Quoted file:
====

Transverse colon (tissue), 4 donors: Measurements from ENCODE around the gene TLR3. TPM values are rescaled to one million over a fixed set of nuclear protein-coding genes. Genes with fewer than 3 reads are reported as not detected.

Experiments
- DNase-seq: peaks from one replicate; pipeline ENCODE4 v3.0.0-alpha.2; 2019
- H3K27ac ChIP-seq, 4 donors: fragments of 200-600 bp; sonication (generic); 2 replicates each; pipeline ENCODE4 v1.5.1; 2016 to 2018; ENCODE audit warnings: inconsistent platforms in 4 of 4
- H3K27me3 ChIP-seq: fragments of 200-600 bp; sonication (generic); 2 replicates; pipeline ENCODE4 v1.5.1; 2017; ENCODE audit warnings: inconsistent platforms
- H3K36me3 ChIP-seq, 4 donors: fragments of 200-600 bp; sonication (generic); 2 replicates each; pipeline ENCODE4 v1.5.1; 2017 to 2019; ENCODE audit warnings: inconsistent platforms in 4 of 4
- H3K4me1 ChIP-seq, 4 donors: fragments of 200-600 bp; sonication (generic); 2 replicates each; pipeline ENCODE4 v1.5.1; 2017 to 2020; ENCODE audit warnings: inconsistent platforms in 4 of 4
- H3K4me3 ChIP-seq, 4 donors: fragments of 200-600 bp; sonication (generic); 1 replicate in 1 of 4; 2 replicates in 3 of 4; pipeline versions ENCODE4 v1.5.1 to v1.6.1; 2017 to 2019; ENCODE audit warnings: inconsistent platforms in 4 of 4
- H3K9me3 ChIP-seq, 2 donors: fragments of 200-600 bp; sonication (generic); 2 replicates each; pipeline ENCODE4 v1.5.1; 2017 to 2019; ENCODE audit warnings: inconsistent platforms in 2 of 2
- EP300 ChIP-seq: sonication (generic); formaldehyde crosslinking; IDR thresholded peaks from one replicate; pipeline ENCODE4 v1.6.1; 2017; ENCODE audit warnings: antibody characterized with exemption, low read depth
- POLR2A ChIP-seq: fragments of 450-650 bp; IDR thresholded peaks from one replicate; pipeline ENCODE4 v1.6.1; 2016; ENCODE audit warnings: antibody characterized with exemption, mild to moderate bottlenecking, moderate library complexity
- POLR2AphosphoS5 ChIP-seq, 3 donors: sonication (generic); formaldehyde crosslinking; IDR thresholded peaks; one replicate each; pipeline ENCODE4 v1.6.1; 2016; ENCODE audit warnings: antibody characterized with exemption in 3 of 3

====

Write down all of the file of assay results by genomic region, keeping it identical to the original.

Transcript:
Transverse colon (tissue), 4 donors: Measurements from ENCODE around the gene TLR3. TPM values are rescaled to one million over a fixed set of nuclear protein-coding genes. Genes with fewer than 3 reads are reported as not detected.

Experiments
- DNase-seq: peaks from one replicate; pipeline ENCODE4 v3.0.0-alpha.2; 2019
- H3K27ac ChIP-seq, 4 donors: fragments of 200-600 bp; sonication (generic); 2 replicates each; pipeline ENCODE4 v1.5.1; 2016 to 2018; ENCODE audit warnings: inconsistent platforms in 4 of 4
- H3K27me3 ChIP-seq: fragments of 200-600 bp; sonication (generic); 2 replicates; pipeline ENCODE4 v1.5.1; 2017; ENCODE audit warnings: inconsistent platforms
- H3K36me3 ChIP-seq, 4 donors: fragments of 200-600 bp; sonication (generic); 2 replicates each; pipeline ENCODE4 v1.5.1; 2017 to 2019; ENCODE audit warnings: inconsistent platforms in 4 of 4
- H3K4me1 ChIP-seq, 4 donors: fragments of 200-600 bp; sonication (generic); 2 replicates each; pipeline ENCODE4 v1.5.1; 2017 to 2020; ENCODE audit warnings: inconsistent platforms in 4 of 4
- H3K4me3 ChIP-seq, 4 donors: fragments of 200-600 bp; sonication (generic); 1 replicate in 1 of 4; 2 replicates in 3 of 4; pipeline versions ENCODE4 v1.5.1 to v1.6.1; 2017 to 2019; ENCODE audit warnings: inconsistent platforms in 4 of 4
- H3K9me3 ChIP-seq, 2 donors: fragments of 200-600 bp; sonication (generic); 2 replicates each; pipeline ENCODE4 v1.5.1; 2017 to 2019; ENCODE audit warnings: inconsistent platforms in 2 of 2
- EP300 ChIP-seq: sonication (generic); formaldehyde crosslinking; IDR thresholded peaks from one replicate; pipeline ENCODE4 v1.6.1; 2017; ENCODE audit warnings: antibody characterized with exemption, low read depth
- POLR2A ChIP-seq: fragments of 450-650 bp; IDR thresholded peaks from one replicate; pipeline ENCODE4 v1.6.1; 2016; ENCODE audit warnings: antibody characterized with exemption, mild to moderate bottlenecking, moderate library complexity
- POLR2AphosphoS5 ChIP-seq, 3 donors: sonication (generic); formaldehyde crosslinking; IDR thresholded peaks; one replicate each; pipeline ENCODE4 v1.6.1; 2016; ENCODE audit warnings: antibody characterized with exemption in 3 of 3